"Unlike the point particles (A point particle does not have any volume or surface area, it is zero dimensional) in quantum field theories like the standard model, strings interact in a way that is almost uniquely specified by mathematical self-consistency, forming an apparently valid quantum theory of gravity"

Looking at it mathematically it seemed very fitting apparently, although it creates a very weird universe at times:)

It all depends on how you see vacuum, if it only is a 'nothing',then where would the dips and heights of it be, gravitationally speaking? If it is something other, not an aether, but something holding in itself more than just a 'nothing', f ex, a 'matter-space symmetry' like I think at times, then I think it's possible to be satisfied with Einsteins description of it. But if it's a 'nothing' and gravity still behaves as it does, then we will have too look for an extraneous force like gravitons. Maybe I'm wrong, but that's how I see it.
"BOMB DISPOSAL EXPERT. If you see me running, try to keep up."

*

Offline Vern

  • Neilep Level Member
  • ******
  • 2072
    • View Profile
    • Photonics
How does physics explain the graviton?
« Reply #23 on: 14/03/2009 20:56:53 »
That looks like string theory yor_on. I think there is five or six versions out there now. Then there's the M theory that tries to combine all the string theories as sub-sets of itself. Now I see a lot of attention being given to Many Worlds Theory. In MWT all possible happenings occur simultaneously in multiple universes.

I kinda hope that none of those really catch on enough to garner a seizable portion of the available funding. My chances of understanding enough about any of those to make sense of them is small. [:)]

*

Offline DoctorBeaver

  • Naked Science Forum GOD!
  • *******
  • 12656
  • A stitch in time would have confused Einstein.
    • View Profile
How does physics explain the graviton?
« Reply #24 on: 14/03/2009 22:56:18 »
Vern - don't forget 10-dimensional supergravity!
Fledgling science site at http://www.sciencefile.org/SF/content/view/54/98/ needs members and original articles. If you can help, please join.

*

Offline Vern

  • Neilep Level Member
  • ******
  • 2072
    • View Profile
    • Photonics
How does physics explain the graviton?
« Reply #25 on: 14/03/2009 23:14:05 »
Oh yeah; that one too. I particularly don't like SUGRA.

*

Offline DoctorBeaver

  • Naked Science Forum GOD!
  • *******
  • 12656
  • A stitch in time would have confused Einstein.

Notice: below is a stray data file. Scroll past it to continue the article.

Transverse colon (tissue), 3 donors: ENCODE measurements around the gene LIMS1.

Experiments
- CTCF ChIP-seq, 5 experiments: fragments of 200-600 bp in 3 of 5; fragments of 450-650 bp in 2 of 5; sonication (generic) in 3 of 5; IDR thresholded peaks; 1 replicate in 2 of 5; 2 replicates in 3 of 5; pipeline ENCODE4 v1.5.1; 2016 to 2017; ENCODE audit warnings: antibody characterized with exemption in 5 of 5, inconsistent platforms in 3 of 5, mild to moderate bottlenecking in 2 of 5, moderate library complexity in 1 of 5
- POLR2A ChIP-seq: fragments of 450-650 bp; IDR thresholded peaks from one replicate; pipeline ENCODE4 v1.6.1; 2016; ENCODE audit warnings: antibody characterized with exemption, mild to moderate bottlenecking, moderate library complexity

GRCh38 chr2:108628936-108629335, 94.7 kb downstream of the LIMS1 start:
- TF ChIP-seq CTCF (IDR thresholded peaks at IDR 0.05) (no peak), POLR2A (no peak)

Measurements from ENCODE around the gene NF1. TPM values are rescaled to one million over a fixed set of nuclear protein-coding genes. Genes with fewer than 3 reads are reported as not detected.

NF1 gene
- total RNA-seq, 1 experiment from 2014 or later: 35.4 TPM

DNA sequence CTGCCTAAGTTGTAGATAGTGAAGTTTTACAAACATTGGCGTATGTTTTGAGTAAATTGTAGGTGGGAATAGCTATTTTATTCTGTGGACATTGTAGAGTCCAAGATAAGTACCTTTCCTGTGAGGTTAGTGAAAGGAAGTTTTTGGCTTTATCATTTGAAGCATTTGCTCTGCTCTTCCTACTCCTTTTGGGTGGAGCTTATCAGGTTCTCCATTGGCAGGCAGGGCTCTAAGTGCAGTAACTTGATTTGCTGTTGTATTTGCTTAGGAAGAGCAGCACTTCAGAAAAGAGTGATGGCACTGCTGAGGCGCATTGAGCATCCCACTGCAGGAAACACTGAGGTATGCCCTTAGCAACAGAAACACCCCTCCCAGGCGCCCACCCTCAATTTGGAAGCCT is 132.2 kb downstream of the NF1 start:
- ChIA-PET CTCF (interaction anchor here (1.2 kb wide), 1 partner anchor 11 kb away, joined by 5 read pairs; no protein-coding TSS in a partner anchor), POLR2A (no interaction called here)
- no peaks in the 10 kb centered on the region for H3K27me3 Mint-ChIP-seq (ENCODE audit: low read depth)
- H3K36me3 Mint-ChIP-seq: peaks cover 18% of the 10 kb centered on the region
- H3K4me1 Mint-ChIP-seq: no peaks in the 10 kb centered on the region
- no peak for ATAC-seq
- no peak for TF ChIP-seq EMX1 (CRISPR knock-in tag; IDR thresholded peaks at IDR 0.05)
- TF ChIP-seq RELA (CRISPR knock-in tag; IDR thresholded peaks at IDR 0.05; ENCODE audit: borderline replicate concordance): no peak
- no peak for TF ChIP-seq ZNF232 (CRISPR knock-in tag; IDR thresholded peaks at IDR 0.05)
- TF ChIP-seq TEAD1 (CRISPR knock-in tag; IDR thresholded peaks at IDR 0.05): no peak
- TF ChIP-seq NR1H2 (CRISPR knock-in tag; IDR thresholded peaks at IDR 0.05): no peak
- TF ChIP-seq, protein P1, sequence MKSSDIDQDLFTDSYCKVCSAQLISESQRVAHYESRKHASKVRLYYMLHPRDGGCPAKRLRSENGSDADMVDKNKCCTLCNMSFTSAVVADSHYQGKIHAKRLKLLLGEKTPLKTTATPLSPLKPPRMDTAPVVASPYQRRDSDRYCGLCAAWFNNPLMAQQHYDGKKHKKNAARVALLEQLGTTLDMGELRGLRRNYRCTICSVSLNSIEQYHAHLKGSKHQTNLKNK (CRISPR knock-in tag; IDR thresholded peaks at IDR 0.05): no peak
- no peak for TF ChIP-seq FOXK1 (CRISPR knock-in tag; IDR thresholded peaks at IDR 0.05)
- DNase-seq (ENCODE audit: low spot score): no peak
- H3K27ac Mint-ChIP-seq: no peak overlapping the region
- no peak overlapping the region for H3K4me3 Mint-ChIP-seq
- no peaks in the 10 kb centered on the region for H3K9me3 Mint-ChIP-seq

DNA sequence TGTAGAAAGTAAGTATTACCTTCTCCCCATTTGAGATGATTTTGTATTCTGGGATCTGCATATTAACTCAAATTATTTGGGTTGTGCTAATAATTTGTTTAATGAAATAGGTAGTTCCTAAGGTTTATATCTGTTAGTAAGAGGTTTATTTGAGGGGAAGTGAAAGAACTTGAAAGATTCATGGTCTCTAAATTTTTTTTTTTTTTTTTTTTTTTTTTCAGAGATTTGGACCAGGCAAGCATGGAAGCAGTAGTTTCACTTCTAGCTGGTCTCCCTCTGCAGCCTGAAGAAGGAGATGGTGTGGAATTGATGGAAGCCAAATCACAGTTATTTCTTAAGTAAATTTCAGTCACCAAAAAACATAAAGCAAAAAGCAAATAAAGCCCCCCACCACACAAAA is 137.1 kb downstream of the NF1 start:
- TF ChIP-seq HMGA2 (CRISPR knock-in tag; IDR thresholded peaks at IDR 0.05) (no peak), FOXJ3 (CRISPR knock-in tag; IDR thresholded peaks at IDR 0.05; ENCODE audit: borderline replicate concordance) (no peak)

• View Profile
How does physics explain the graviton?
« Reply #26 on: 15/03/2009 00:43:27 »
I have half a spoon of it in coffee. Preferably Demerera.
Fledgling science site at http://www.sciencefile.org/SF/content/view/54/98/ needs members and original articles. If you can help, please join.

*

Offline Chemistry4me

  • Neilep Level Member
  • ******
  • 7709
    • View Profile
How does physics explain the graviton?
« Reply #27 on: 15/03/2009 02:34:42 »
What the heck are you boys talking about?

*

Offline DoctorBeaver

  • Naked Science Forum GOD!
  • *******
  • 12656
  • A stitch in time would have confused Einstein.
    • View Profile
How does physics explain the graviton?
« Reply #28 on: 15/03/2009 04:51:01 »
SUGRA - SUperGRAvity
Fledgling science site at http://www.sciencefile.org/SF/content/view/54/98/ needs members and original articles. If you can help, please join.

*

Offline Chemistry4me

  • Neilep Level Member
  • ******
  • 7709
    • View Profile
How does physics explain the graviton?
« Reply #29 on: 15/03/2009 04:56:28 »
What's Super Gravity? What is that all about?

*

Offline DoctorBeaver

  • Naked Science Forum GOD!
  • *******
  • 12656
  • A stitch in time would have confused Einstein.
    • View Profile
How does physics explain the graviton?
« Reply #30 on: 15/03/2009 09:14:41 »
erm... I'll let Vern explain

I can't explain it because I know nothing about its equivalence to strongly coupled 10d string theory or why M-theory says there is such an equivalence. All I know is that it's weakly coupled so it can be perturbated whereas strongly coupled string theory can't.

Of course, I was wrong when I said the graviton only exists in QFT. I forgot that it exists in SUGRA too as it's a field theory combining supersymmetry with general relativiy. Naturally, being supersymmetric, there is an anti-graviton too - the gravitino which has spin 3/2. But you don't want to hear about that.

And you wouldn't want to know about the long wavelength limit of M-theory being described by 11-dimensional supergravity.

No, you wouldn't want to hear about any of that.
« Last Edit: 15/03/2009 09:18:24 by DoctorBeaver »
Fledgling science site at http://www.sciencefile.org/SF/content/view/54/98/ needs members and original articles. If you can help, please join.

*

Offline Chemistry4me

  • Neilep Level Member
  • ******
  • 7709
    • View Profile
How does physics explain the graviton?
« Reply #31 on: 15/03/2009 09:54:37 »
Who the heck comes up with this kind of stuff?!? [???][???]
Why is physics so confusing and complicated? [:)][???]

*

Offline DoctorBeaver

  • Naked Science Forum GOD!
  • *******
  • 12656
  • A stitch in time would have confused Einstein.
    • View Profile
How does physics explain the graviton?
« Reply #32 on: 15/03/2009 09:57:43 »
Who the heck comes up with this kind of stuff?!? [???][???]

Daniel Z. Freedman, Peter van Nieuwenhuizen and Sergio Ferrara. That nice Ed Witten fiddled around with it somewhere along the line too.
Fledgling science site at http://www.sciencefile.org/SF/content/view/54/98/ needs members and original articles. If you can help, please join.

*